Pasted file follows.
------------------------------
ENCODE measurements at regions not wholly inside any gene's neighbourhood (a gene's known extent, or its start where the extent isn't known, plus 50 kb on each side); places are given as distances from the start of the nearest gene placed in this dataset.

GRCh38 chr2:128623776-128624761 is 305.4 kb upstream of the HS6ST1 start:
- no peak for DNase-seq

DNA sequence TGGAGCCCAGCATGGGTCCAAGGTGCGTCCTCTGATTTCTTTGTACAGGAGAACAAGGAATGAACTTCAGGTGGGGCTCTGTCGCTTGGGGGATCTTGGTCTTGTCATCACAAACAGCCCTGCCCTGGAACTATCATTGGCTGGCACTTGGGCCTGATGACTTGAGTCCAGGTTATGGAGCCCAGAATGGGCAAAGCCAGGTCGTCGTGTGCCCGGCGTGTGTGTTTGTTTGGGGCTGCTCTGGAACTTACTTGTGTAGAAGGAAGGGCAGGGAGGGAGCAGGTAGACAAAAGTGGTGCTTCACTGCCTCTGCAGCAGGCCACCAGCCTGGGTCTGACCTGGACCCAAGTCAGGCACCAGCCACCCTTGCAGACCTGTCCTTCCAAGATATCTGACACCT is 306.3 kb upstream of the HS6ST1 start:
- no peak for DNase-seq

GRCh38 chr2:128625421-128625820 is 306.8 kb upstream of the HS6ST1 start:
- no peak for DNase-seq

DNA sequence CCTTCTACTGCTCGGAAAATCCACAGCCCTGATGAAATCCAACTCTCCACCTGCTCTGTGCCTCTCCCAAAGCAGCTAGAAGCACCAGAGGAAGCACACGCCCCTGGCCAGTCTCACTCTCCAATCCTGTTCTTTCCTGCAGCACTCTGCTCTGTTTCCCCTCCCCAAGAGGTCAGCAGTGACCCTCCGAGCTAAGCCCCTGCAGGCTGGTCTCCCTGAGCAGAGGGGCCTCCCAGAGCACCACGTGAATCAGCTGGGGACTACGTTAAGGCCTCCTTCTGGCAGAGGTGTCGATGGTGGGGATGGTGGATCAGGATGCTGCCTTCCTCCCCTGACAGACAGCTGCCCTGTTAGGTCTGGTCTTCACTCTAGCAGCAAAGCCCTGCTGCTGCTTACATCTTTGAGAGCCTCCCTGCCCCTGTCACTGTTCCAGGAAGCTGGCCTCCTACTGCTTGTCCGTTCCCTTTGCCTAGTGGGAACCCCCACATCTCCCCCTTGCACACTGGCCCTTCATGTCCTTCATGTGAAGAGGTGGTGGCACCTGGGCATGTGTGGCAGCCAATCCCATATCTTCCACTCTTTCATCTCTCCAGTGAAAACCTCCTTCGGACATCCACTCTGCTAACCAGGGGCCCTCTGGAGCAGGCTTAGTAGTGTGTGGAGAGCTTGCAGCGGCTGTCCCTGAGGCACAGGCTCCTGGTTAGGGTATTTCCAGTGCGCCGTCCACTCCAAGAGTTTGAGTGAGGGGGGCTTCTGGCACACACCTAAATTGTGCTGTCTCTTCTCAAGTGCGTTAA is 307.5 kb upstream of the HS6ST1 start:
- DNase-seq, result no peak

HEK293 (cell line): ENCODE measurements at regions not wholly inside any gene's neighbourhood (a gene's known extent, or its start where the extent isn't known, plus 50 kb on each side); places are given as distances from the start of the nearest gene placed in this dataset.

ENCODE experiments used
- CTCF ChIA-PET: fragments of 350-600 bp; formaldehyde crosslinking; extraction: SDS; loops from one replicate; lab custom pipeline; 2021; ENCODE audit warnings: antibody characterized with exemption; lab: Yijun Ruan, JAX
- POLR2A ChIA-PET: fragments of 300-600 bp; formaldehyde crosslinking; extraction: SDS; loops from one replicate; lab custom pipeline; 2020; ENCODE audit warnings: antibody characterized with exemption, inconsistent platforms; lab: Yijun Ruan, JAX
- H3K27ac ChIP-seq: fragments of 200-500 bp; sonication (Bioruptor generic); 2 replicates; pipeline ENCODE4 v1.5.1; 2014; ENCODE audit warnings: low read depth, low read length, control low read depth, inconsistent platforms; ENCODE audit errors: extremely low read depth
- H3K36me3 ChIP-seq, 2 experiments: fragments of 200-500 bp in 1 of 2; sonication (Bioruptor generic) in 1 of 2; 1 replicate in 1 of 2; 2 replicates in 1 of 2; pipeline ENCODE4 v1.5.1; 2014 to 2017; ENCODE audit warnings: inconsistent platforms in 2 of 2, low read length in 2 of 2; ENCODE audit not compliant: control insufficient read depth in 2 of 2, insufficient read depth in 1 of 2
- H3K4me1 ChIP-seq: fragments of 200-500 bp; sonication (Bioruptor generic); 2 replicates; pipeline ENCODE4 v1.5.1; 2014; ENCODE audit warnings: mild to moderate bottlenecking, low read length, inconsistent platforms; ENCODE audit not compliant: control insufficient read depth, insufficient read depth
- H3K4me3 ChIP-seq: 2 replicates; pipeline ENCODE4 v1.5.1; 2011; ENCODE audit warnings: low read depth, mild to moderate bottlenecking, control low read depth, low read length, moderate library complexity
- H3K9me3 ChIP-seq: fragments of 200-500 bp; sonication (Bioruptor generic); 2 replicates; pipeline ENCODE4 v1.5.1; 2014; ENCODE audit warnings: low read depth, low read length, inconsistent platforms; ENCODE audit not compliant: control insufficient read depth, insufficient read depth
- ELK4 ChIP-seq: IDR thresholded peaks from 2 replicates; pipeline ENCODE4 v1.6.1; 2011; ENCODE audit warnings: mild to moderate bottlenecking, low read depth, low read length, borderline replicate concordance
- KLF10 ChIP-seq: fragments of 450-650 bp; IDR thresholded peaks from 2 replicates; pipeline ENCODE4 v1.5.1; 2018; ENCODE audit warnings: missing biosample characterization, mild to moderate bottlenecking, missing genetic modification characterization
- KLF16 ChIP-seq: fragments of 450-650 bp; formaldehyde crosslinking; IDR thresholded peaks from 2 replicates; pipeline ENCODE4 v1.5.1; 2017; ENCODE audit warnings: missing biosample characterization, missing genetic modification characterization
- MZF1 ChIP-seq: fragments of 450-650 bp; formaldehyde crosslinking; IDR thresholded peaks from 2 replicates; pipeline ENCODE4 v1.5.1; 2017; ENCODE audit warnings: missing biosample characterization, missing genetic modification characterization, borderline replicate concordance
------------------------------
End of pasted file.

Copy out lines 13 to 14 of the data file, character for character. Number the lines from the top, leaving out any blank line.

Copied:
- POLR2A ChIA-PET: fragments of 300-600 bp; formaldehyde crosslinking; extraction: SDS; loops from one replicate; lab custom pipeline; 2020; ENCODE audit warnings: antibody characterized with exemption, inconsistent platforms; lab: Yijun Ruan, JAX
- H3K27ac ChIP-seq: fragments of 200-500 bp; sonication (Bioruptor generic); 2 replicates; pipeline ENCODE4 v1.5.1; 2014; ENCODE audit warnings: low read depth, low read length, control low read depth, inconsistent platforms; ENCODE audit errors: extremely low read depth